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a good sense of the lay of the land. then they would wait patiently, sometimes for hours, for the horses to sort of wander out of the corral slowly of their own will. and once the herd had left the corral, and hopefully ideally wandered a good half mile or so away, the rustlers would mount up on their own horses and drive the animals at full gallop till dawn. they would find a secluded spot to hide out and rest the horses. once night fell continue the drive until they reached their destination, however many days it took. when horses tried to break from the herd, the rustlers brought them back into line using sort of ingenious native technique. they would fire their arrows at the errant horses, but tie two sticks around the arrowhead an inch from the top, or the tip, that when they fired the arrows into the horses it would just stick them a little bit enough to hurt, not enough to do any damage to this valuable livestock. one observer of this technique noted the horse immediately
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takes his place again in the band and it is very seldom that the indians are obliged to punish one unruly horse twice for that offense. now this is bad enough from the perspective of the missionaries. but to make matters worse, livestock rustling often went hand in hand with running away. in june of 1819, a priest from mission san jose reported that the village of maqualimie in central california harbored 60 stolen horses as well as quote numerous christian fugitives who are their friends and neighbors. but this is a map that shows the location of the various missions. so you have san gabriel, the one we just saw the painting by los angeles. san juan batista is farther into northern california, close to san francisco bay. the priest asked the governor of california for 12 soldiers that he could send out into the field to attack the village and retrieve both the horses and the fugitives that had run away from the mission. the governor granted his request because livestock theft was a
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serious enough problem. and the priest reported back months later that the expedition had succeeded in rescuing 49 of the 60 horses but in the priest's words sadly quote not a soul was brought back to the mission. when one considers the skill and courage of these horse thieves, it's not surprising that the missionaries met with such limited success. i love this image. this is an image that was taken or recorded in 1856 by some surveyors who were involved in surveying the central valley of california for potential railroad track, where might be a good spot to build a railroad. for what would ultimately become the transcontinental railroad. and this one is titled "plain between the san joaquin and king rivers." the interior central part of california. 1856, one of the most notable things about the plain between the san joaquin and the king's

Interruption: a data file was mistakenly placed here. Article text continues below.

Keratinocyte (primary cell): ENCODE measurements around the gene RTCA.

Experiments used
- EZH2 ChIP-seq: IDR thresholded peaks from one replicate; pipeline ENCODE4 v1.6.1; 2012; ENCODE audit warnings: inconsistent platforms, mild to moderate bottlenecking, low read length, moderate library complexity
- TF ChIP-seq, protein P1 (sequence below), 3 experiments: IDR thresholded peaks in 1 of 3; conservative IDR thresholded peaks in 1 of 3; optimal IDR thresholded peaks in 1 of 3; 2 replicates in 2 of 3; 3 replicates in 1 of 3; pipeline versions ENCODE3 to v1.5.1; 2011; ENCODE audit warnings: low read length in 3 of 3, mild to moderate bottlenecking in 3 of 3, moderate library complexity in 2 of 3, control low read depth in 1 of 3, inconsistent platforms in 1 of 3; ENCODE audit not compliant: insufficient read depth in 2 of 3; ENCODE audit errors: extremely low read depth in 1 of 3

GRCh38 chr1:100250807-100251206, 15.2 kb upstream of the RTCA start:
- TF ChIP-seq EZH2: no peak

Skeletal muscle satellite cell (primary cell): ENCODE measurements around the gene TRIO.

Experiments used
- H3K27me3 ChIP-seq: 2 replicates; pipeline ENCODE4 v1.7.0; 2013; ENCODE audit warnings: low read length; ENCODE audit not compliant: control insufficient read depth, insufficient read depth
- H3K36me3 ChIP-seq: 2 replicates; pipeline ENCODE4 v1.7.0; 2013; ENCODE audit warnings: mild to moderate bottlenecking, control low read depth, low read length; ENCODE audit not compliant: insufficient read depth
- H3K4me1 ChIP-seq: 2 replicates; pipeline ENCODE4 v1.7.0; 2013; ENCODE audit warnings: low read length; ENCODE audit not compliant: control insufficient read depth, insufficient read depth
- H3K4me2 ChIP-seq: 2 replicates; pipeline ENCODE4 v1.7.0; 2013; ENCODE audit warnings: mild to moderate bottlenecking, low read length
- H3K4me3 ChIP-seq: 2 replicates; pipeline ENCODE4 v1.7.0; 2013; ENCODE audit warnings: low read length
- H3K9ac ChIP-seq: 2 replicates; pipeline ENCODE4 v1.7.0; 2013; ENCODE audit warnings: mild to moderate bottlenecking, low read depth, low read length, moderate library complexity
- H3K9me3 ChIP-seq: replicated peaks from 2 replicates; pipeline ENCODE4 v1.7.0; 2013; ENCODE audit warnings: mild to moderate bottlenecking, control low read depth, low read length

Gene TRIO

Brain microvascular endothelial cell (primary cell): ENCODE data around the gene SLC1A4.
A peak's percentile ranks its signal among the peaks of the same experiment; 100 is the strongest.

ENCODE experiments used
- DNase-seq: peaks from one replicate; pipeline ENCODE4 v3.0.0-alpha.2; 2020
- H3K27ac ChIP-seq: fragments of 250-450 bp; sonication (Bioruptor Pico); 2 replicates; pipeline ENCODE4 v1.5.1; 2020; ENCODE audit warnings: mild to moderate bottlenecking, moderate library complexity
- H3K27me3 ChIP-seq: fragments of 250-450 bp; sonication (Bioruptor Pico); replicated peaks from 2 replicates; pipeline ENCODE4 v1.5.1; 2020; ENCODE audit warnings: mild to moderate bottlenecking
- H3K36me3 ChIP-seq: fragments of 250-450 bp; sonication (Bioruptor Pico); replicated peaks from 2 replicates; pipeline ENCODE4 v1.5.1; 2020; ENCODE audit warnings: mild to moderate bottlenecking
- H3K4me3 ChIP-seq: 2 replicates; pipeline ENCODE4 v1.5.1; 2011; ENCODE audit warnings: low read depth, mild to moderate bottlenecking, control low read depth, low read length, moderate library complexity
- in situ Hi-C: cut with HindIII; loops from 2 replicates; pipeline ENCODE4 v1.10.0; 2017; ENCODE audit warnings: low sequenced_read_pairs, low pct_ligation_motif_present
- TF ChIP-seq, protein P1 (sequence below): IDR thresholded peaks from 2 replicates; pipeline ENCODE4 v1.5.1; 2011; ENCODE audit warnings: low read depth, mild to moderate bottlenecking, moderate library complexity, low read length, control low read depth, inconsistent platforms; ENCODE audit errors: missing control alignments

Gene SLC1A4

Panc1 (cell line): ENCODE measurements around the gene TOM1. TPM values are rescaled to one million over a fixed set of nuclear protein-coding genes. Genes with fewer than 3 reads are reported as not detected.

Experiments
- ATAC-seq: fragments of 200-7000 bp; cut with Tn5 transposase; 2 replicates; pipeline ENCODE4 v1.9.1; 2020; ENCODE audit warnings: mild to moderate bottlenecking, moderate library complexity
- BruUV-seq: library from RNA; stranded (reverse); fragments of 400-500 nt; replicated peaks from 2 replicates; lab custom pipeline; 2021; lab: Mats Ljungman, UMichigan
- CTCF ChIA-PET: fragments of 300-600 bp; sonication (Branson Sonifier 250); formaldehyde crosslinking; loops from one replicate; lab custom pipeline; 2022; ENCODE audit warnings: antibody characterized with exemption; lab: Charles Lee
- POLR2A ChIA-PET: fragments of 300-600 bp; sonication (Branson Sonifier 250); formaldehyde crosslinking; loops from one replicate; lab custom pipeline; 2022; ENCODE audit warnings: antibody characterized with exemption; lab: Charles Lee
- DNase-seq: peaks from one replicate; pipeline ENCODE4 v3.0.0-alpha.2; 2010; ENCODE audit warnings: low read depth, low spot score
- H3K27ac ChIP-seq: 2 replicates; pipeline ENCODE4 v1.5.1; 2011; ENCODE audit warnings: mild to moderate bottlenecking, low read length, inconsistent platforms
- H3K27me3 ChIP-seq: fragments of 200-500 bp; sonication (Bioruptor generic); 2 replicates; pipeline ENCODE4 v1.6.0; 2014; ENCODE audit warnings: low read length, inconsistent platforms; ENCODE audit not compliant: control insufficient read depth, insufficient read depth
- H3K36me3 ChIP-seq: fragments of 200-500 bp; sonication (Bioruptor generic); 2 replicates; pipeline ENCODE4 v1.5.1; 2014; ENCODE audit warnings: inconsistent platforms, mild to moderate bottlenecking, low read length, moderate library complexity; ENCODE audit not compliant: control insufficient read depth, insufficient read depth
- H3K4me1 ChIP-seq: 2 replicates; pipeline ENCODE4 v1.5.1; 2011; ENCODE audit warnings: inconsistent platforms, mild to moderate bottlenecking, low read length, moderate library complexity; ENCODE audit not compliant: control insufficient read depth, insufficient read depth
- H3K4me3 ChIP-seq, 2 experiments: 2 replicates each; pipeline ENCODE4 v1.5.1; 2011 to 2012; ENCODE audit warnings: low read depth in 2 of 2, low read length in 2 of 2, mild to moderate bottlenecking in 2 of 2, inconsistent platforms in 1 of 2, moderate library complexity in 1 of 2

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river was the presence of these mounted indian stock rustlers. and one of the reasons why i love this image so much is because it happens after the gold rush. which indicates to me that even after california becomes a state, even after gold mining becomes its major reason for existence, we still see that indian stock rustling is a large part of the central valley economy. that this trade persists. the other thing i really like about it is that there is -- probably not for you in tennessee but in california there is a stereotype that california indians were very docile, very easily defeated, very peaceful and noncombative. california indians don't have the same kind of public image assay mounted lakota warrior on horseback with the feathered headdress. they're kind of not as bad-ass so to speak in the popular imagination as plains indians. so i love this image because that guy's pretty fierce.
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right? he doesn't quite have the full feathered headdress but he's got some feathers going on, right? he looks like he could do some damage. either to your horse herds or you if you try to get in his way. i like that even well into the gold rush years, people still acknowledged that these mounted livestock rustlers in the central valley were kind of bad. you know, bad, bad. rustling also offered indians new opportunities to survive and thrive in the california interior. stock raiding led to a population explosion of wild horses in the central valley. an english visitor, william garner, estimated to have seen 3,000 wild horses during two days of travel in the valley in the 1840s. a miner on the eve of the gold rush claimed that in the central valley -- or that the central valley in his words quote contains a larger portion of wild horses than any other part of the world to the same extent. on the western side of the san
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joaquin river they are seen from bands from 200 to 2,000, enormous herds of wild horses. these herds, in addition to providing a very lucrative source of trade, also provided a basis of subsistence for california indians living in the interior. they were an abundant food source. you're probably not going to end up trading those wild horses but you can still rely on them economically by eating them, right? one newspaper reported in 1847 that from the river in the north to the source of the san joaquin river in the south, indians had become in their words so habituated to living on horse flesh that it is now with them the principal means of subsistence. remember acorns and salmon fishing had been the mainstay of the california indian diet. now by the 1840s, we see that at least in the san joaquin valley and the interior part of california, horse meat becomes a new staple.